This museum is like no other. Its three main exhibit floors include the Impact, History, and Narrative floors. The Impact Floor explores the Bible’s influence on cultures and civilizations, music, film, fashion, science, education, government, America’s founding, pop culture, family, and even individual lives. “The Bible is the bestselling, most-translated book of all time and is arguably history’s most significant piece of literature,” said Green. “It has had an unquestionable influence on science, education, democracy, arts, and society. This book has also profoundly impacted lives across the ages, including my own.”
This floor also features a digital flyboard ride that can take you on a virtual tour through Washington, DC, to learn about the Bible’s impact on America’s founding and to see where Scripture is engraved on national monuments.
The History Floor takes visitors on a journey to see how a series of writings became the most widely read text in history. Using modern cinematic storytelling, multitouch interactive tables, and more than 500 artifacts, the exhibits present the story of the Bible’s preservation, translation, and transmission. Highlights include writings dating to the time of the Hebrew patriarch Abraham, some of the oldest known copies of the Hebrew Bible and New Testament, first-edition Bibles, a 2,100-year-old Genesis fragment from the Dead Sea Scrolls, a Jewish prayer book from the ninth century, and the Torah Room.
The Torah Room houses the largest private collection of Torah scrolls in the world. Spanning more than 700 years, the collection includes scrolls from the Spanish Inquisition and scrolls seized by the Nazis during World War II. The collection will grow as a scribe writes a new scroll and donates it to the museum each year.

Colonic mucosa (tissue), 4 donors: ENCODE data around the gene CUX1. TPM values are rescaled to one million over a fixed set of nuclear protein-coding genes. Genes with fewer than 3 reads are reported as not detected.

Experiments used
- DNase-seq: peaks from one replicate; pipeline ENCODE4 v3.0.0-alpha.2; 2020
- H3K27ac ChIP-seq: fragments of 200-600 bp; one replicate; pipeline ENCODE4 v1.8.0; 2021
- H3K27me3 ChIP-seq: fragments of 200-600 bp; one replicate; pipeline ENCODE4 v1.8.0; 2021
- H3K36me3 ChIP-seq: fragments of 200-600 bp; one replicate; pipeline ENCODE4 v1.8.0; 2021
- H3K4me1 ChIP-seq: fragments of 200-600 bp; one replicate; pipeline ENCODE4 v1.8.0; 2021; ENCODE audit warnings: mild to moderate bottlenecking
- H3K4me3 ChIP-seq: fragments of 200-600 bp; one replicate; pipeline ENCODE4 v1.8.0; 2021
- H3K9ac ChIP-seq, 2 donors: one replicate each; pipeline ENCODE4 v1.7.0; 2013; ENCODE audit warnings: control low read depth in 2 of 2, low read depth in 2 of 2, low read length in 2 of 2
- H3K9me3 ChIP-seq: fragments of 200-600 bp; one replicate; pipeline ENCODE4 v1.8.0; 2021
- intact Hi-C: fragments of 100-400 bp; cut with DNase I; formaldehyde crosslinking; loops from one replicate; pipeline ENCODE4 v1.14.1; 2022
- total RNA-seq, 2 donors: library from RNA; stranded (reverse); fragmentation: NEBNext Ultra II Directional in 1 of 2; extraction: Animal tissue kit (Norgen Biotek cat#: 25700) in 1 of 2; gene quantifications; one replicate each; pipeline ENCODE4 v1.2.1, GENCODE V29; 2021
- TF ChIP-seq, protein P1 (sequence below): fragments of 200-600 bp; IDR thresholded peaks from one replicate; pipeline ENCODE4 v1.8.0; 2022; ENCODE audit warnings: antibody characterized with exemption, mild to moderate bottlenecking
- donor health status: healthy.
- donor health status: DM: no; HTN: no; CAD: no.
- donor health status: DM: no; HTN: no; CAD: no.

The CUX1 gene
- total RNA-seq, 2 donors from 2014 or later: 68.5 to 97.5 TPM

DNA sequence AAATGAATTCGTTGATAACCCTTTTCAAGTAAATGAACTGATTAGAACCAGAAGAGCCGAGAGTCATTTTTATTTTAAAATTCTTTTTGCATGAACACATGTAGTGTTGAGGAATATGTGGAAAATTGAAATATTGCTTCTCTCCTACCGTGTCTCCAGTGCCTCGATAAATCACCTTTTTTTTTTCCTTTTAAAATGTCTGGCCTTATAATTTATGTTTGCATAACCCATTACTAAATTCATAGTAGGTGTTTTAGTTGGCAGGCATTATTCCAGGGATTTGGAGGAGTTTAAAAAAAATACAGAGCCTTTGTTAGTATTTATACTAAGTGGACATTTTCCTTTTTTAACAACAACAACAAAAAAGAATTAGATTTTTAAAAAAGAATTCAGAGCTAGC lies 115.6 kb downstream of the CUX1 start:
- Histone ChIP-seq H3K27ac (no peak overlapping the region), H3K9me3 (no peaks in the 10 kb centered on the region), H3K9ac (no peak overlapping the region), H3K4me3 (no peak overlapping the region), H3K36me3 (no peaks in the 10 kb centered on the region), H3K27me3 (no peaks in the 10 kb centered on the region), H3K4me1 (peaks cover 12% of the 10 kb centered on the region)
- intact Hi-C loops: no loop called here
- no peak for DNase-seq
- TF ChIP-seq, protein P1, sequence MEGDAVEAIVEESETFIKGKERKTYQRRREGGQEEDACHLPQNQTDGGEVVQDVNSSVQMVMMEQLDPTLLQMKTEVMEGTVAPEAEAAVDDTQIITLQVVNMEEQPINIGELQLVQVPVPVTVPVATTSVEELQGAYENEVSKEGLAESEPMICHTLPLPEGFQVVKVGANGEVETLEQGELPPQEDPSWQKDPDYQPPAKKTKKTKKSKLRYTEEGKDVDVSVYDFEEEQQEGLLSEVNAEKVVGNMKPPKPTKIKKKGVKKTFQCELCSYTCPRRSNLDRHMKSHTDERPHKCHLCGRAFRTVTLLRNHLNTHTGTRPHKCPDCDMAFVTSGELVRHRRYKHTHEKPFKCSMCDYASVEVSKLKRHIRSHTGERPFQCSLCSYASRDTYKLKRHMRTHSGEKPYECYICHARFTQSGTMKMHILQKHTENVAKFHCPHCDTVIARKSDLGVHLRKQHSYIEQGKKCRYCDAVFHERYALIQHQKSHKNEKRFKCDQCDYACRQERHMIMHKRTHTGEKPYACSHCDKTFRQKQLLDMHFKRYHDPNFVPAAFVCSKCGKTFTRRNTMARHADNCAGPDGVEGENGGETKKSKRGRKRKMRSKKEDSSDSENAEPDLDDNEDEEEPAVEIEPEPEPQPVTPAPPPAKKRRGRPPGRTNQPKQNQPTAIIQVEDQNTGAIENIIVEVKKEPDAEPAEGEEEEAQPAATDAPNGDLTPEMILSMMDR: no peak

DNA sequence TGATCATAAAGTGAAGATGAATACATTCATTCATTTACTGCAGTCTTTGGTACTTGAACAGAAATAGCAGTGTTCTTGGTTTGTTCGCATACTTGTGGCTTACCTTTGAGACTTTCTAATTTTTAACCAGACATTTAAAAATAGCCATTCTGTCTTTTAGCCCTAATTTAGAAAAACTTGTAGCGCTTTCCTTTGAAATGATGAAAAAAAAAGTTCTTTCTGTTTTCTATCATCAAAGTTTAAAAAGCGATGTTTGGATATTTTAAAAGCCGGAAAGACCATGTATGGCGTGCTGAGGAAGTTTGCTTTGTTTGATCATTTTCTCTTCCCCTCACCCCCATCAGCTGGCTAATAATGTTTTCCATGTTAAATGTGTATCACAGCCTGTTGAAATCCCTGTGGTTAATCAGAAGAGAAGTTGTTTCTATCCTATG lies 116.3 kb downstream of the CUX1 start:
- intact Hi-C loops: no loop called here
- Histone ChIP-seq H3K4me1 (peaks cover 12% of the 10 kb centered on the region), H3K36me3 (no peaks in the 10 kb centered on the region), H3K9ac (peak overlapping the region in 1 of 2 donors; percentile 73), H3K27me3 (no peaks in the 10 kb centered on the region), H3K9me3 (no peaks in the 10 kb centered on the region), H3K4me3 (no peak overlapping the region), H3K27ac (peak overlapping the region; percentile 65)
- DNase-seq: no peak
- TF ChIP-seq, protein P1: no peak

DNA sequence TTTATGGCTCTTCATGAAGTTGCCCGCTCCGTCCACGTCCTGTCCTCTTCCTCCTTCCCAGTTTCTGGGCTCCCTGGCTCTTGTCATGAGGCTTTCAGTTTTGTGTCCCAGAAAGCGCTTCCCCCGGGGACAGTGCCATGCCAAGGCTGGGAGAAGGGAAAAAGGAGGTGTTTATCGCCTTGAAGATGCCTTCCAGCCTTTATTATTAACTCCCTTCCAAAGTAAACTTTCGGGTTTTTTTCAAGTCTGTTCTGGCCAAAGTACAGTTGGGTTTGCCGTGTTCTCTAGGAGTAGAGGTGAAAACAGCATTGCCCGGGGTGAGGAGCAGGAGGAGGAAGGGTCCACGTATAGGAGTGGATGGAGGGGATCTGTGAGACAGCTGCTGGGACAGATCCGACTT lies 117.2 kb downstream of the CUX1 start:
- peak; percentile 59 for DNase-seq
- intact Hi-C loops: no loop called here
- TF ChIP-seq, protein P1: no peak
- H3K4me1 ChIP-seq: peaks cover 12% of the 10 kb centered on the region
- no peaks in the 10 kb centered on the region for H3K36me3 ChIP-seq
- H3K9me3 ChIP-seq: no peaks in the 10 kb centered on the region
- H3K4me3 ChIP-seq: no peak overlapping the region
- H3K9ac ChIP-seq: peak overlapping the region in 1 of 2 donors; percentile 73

After you journey through the Bible’s history, you will step into the biblical narrative through riveting presentations and immersive, walk-through experiences. Comprised of 50,000 square feet, the Narrative Floor includes a 45-minute walk-through of the Jewish Bible, a re-creation of first-century Nazareth, and a New Testament theater.
After walking through the first half of the Bible, you will see and experience “The World of Jesus of Nazareth,” a re-creation of Jesus’ hometown as it existed 2,000 years ago, put together in cooperation with Nazareth Village in Israel. People dressed in first-century garb will display authentic male and female fashion from the time, and you will be able to walk through a first-century Jewish home, synagogue, and carpenter’s shop. Visitors will experience what first-century Jewish worship was like in the synagogue and what it was like to live, cook, and sleep in a first-century home.
The Narrative Floor ends at a 270-degree theater with the story of the New Testament as told by the Gospel writer Luke.
Other museum features include a children’s gallery, a state-of-the-art conference center with views of the Capitol, a ballroom modeled after the French Palace of Versailles, a 500-seat performing arts center, a rooftop biblical garden, and a restaurant that highlights foods of the Bible––including a kosher restaurant.
From the 40-foot bronze entrance doors flanked with the first page of Genesis to the thousands of ancient biblical artifacts and the museum’s interactive and immersive exhibits, the Museum of the Bible promises visitors an unforgettable experience centered on the Book that has changed countless lives throughout the ages.